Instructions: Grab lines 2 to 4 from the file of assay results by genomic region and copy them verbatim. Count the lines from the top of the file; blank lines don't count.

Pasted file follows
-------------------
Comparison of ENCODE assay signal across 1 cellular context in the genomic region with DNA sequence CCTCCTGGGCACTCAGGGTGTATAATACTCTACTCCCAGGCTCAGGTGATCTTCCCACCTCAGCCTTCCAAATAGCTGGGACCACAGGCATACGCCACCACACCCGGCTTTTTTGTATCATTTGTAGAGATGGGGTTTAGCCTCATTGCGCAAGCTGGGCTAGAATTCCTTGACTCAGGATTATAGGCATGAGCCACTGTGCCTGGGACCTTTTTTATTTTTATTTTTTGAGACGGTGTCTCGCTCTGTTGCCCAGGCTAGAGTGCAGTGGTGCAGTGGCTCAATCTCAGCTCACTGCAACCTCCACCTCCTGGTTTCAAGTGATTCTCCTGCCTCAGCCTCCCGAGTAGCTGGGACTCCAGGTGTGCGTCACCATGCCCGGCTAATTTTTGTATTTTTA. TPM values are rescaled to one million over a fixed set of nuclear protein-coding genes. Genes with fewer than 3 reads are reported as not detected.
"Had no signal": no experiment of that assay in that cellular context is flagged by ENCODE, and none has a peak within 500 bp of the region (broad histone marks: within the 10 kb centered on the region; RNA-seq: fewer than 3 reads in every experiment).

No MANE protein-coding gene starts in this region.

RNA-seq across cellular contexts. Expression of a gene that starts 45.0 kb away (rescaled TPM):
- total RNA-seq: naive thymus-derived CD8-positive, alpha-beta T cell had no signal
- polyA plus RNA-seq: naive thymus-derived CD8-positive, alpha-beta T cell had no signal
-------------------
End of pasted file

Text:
"Had no signal": no experiment of that assay in that cellular context is flagged by ENCODE, and none has a peak within 500 bp of the region (broad histone marks: within the 10 kb centered on the region; RNA-seq: fewer than 3 reads in every experiment).

No MANE protein-coding gene starts in this region.

RNA-seq across cellular contexts. Expression of a gene that starts 45.0 kb away (rescaled TPM):